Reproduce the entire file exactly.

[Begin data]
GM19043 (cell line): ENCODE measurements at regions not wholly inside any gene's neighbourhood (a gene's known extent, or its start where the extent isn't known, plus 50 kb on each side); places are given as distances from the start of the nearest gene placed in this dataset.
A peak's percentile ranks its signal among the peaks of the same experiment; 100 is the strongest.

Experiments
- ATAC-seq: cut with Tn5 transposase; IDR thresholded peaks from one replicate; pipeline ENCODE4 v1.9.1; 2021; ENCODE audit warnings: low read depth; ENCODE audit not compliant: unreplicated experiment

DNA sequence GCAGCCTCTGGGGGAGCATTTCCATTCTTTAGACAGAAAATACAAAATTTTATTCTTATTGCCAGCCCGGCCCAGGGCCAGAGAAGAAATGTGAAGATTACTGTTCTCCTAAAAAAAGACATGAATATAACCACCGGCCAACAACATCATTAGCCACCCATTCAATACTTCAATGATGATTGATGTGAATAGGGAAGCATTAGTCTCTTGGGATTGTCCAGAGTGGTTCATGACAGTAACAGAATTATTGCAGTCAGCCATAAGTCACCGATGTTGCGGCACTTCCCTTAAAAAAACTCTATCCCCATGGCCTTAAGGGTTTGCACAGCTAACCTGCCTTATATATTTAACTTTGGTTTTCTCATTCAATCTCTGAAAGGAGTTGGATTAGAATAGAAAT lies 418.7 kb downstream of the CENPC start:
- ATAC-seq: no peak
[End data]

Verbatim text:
GM19043 (cell line): ENCODE measurements at regions not wholly inside any gene's neighbourhood (a gene's known extent, or its start where the extent isn't known, plus 50 kb on each side); places are given as distances from the start of the nearest gene placed in this dataset.
A peak's percentile ranks its signal among the peaks of the same experiment; 100 is the strongest.

Experiments
- ATAC-seq: cut with Tn5 transposase; IDR thresholded peaks from one replicate; pipeline ENCODE4 v1.9.1; 2021; ENCODE audit warnings: low read depth; ENCODE audit not compliant: unreplicated experiment

DNA sequence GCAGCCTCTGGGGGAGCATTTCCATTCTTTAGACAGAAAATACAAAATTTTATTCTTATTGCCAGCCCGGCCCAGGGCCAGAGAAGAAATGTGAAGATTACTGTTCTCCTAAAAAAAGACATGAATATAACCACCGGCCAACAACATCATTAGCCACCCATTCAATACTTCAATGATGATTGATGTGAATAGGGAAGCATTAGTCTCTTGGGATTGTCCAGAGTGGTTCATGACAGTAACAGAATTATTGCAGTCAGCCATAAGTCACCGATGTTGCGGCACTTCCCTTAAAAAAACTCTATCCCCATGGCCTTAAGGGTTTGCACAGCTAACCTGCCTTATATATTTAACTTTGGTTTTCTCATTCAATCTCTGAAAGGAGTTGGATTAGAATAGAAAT lies 418.7 kb downstream of the CENPC start:
- ATAC-seq: no peak